Purdue School of Engineering and Technology

Purdue School of Engineering and Technology

Energy Assessment of Industrial Processes

ME 50101 / 3 Cr. (3 Class)

The Course describes a systematic approach for improving energy efficiency in the manufacturing sector. The manufacturing equipment and processes will be analyzed in terms of energy consumption improvement. It provides the technical foundation for students on assessing industrial processes to identify energy efficiency opportunities in industrial, electrical, motor drive, compressed air, process heating, process cooling, lighting, space conditioning, combined heat and power systems.

The course consists of three parts: (1) fundamentals of energy assessment, (2) understanding of industrial processes in terms of energy consumption and energy efficiency, and (3) the energy assessment of industrial processes.

The presentation will be live with video streaming  

Course prerequisites: Senior or graduate standing

This course designed for students who are interested in energy efficiency improvement of manufacturing processes and equipment.

Text Book:  Class note materials. Reference Books: 1.      Energy Efficiency Manual, 1st Edition, Donald R. Wulfinghoff, ISBN: 0-9657926-7-6, Energy Institute press. 2.      Simple Solution to Energy Calculations, 4th Edition, Richard R. Vaillencourt , ISBN: 0-88173-356-3,The Fairmont Press, Inc.   3.      Managing Energy from the top to down: Connecting Industrial Energy Efficiency to Business Performance, 1st Edition, Christopher Russell, ISBN: 0-88173-625-2, The Fairmont Press, Inc.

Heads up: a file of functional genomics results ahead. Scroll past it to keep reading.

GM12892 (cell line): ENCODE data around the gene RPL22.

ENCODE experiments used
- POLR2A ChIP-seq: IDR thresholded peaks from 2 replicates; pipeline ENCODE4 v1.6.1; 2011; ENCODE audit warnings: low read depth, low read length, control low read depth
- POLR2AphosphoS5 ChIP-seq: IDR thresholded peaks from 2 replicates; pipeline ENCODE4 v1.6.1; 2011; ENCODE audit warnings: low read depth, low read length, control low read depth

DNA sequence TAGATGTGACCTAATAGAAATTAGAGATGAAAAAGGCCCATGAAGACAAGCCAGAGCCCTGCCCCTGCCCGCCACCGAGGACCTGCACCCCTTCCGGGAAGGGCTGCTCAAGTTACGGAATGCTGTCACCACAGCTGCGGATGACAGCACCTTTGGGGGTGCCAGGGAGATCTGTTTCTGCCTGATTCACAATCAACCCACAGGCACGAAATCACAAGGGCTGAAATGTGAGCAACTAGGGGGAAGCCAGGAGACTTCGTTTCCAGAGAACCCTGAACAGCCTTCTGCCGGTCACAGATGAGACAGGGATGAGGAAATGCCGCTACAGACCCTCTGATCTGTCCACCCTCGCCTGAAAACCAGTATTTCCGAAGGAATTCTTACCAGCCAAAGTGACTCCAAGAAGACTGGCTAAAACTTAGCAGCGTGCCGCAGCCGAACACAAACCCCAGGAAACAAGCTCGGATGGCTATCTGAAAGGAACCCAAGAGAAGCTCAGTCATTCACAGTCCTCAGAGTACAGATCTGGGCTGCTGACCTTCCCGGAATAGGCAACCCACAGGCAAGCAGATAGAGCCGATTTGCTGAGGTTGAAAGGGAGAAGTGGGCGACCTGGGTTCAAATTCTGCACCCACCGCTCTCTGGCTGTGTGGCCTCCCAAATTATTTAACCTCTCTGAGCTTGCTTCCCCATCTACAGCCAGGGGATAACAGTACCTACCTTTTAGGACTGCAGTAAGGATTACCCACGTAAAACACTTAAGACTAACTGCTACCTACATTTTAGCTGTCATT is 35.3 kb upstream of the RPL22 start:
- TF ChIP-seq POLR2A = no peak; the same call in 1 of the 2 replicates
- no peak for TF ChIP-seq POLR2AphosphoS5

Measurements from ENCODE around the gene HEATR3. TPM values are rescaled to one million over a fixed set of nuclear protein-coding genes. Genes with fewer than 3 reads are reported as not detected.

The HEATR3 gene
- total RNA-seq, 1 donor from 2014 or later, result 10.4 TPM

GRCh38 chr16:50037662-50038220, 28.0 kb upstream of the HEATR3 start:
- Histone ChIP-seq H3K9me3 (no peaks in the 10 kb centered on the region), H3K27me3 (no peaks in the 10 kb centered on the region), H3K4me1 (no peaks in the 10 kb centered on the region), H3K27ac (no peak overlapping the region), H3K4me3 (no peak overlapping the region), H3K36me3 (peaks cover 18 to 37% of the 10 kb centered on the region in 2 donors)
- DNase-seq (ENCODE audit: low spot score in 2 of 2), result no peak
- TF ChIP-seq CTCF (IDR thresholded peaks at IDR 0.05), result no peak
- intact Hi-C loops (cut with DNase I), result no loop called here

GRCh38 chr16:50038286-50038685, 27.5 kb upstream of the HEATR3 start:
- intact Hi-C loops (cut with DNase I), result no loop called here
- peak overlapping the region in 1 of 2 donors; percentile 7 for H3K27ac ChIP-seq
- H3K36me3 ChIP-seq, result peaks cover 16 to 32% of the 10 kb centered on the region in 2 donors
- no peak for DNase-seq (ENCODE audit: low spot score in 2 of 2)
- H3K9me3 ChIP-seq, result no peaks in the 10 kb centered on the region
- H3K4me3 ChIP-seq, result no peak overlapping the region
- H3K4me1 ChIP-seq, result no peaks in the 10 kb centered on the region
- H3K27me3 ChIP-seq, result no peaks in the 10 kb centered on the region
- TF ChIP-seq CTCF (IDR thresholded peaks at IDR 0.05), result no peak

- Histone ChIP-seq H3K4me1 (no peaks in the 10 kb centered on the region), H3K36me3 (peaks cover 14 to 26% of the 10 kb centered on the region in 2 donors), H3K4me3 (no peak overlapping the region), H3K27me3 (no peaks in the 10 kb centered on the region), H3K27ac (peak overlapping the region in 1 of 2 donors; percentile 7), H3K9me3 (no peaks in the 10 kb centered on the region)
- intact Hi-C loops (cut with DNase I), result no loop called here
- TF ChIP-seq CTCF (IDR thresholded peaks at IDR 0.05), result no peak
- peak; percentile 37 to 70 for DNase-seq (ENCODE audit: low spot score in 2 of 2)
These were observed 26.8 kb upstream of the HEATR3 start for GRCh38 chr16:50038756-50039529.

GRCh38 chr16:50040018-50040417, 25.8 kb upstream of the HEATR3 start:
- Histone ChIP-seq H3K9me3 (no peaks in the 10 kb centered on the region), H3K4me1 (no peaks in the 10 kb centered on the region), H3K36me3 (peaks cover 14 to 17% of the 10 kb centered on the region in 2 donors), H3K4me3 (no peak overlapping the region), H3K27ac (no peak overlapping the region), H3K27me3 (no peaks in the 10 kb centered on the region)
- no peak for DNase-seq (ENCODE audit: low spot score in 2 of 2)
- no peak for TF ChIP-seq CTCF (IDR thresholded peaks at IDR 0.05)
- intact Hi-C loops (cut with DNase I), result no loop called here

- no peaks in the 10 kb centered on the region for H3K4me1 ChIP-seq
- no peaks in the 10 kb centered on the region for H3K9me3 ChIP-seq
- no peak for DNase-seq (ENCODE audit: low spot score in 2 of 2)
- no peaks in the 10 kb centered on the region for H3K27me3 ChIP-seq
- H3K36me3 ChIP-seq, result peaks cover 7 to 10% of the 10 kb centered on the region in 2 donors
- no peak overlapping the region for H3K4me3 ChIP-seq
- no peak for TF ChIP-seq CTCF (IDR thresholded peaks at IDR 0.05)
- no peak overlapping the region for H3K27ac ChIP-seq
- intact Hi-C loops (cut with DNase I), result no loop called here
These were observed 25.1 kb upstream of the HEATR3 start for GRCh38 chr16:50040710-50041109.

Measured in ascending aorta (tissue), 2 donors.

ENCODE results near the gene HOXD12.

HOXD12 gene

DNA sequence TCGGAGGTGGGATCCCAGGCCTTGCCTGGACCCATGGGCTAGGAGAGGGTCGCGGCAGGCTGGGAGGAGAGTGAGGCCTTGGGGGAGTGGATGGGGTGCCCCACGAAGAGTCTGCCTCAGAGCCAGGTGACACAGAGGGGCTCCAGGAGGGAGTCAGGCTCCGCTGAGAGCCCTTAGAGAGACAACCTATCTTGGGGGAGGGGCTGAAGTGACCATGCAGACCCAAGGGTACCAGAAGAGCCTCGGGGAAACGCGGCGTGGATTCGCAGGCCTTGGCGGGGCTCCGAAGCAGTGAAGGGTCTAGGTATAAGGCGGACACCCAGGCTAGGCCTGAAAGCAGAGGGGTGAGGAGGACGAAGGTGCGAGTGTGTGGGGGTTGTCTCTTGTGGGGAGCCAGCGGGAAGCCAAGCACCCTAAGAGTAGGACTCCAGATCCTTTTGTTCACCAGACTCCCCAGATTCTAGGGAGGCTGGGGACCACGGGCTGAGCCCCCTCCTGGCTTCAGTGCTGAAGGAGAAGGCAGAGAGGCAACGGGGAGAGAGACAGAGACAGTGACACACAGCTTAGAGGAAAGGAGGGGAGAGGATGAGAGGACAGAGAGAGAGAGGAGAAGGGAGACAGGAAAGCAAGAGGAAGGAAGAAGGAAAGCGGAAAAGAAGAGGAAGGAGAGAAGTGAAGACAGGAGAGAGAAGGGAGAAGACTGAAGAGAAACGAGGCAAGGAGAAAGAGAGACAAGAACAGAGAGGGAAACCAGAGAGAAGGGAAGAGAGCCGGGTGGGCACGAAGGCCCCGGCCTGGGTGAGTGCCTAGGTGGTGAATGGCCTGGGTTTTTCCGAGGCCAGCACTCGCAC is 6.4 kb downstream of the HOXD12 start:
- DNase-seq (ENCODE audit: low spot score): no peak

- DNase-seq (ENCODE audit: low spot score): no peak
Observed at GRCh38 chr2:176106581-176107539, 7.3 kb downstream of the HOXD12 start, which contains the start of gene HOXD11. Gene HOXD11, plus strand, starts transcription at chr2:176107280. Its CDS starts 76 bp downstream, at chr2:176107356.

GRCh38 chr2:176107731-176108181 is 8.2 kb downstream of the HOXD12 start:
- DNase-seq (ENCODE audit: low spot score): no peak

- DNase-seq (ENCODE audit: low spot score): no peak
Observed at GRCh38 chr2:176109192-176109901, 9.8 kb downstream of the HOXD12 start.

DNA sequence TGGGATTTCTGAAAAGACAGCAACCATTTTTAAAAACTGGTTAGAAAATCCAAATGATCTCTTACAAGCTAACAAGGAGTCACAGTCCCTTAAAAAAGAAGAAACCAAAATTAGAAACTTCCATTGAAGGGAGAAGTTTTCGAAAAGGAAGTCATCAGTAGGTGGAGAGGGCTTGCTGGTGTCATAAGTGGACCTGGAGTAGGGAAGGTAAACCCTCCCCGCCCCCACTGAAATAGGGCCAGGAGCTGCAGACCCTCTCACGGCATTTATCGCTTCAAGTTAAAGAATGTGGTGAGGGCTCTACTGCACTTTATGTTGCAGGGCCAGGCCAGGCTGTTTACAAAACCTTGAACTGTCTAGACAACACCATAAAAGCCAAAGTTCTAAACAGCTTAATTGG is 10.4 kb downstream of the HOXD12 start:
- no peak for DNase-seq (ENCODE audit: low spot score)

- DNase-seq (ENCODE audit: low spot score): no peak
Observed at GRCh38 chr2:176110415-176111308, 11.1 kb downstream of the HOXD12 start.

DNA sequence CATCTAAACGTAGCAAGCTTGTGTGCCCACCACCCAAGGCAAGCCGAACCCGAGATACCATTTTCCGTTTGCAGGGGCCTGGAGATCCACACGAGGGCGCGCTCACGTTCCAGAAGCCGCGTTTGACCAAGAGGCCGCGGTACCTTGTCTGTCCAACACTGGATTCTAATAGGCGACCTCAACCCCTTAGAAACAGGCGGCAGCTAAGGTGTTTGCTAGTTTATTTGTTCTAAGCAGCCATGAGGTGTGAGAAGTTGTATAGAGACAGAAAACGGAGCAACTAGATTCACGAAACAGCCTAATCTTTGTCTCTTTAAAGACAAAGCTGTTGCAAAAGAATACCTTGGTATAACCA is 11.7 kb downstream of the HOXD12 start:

Upon the completion of this course, students will be able to:

  1. Master the common industrial processes and evaluate them in terms of energy consumption.
  2. Apply engineering principles on various energy sources and their industrial applications.
  3. Design the energy assessment process for various energy systems 
  4. Determine the key measurable parameters for each system analysis and provide adequate measurements using basic metrology equipment.
  5. Analyze the energy system, identify alternatives, and optimize the energy consumptions
  6. Make recommendations for energy consumption improvement.
  7. Quantify energy saving based of the improvement recommendation.
  8.  Produce professional technical reports and presentations.
  1. Energy conservation and irreversibility concepts for energy systems analysis. These principles are used to analyze energy consumption of closed and open systems.
  2. Process analysis of heating, cooling and power generation.  This analysis will apply irreversibility concepts to identify the process efficiency and quantify the energy efficiency improvement.
  3. Reynolds’s Transport Theorem, conservation of mass, momentum & energy for fluid flow analysis of manufacturing processes, e.g. compressors, pumps and energy loss in fluid flow transport.
  4. Heat and mass transfer modes for ovens, boilers and insulation for equipment and industrial facility.
  5. Manufacturing process analysis for energy consumption and energy efficiency improvement through the application of economic, heat transfer, fluid mechanics, and thermodynamic principles. The thermodynamic, fluid mechanics principles and heat and mass transfer methods will be applied to industrial application such as chiller, process heating and cooling system for energy efficiency improvement. These principles are also used to analyze energy consumption of common industrial equipment such as compressors, pumps, turbines and thermal units.
  6. Energy performance and energy efficiency savings for manufacturing processes. For each system, fundamental equations of energy consumption to identify energy saving opportunities and quantify expected savings will be developed.
  7. Analysis of manufacturing component in terms of energy consumption and identify the areas of efficiency improvement. Pumping system, Compressors, Motor drives, Boilers, Steam Distribution Systems, Heating and cooling process, Waste-Heat-Recovery and Maintenance will be covered.
  8. Lighting and Building envelop principle.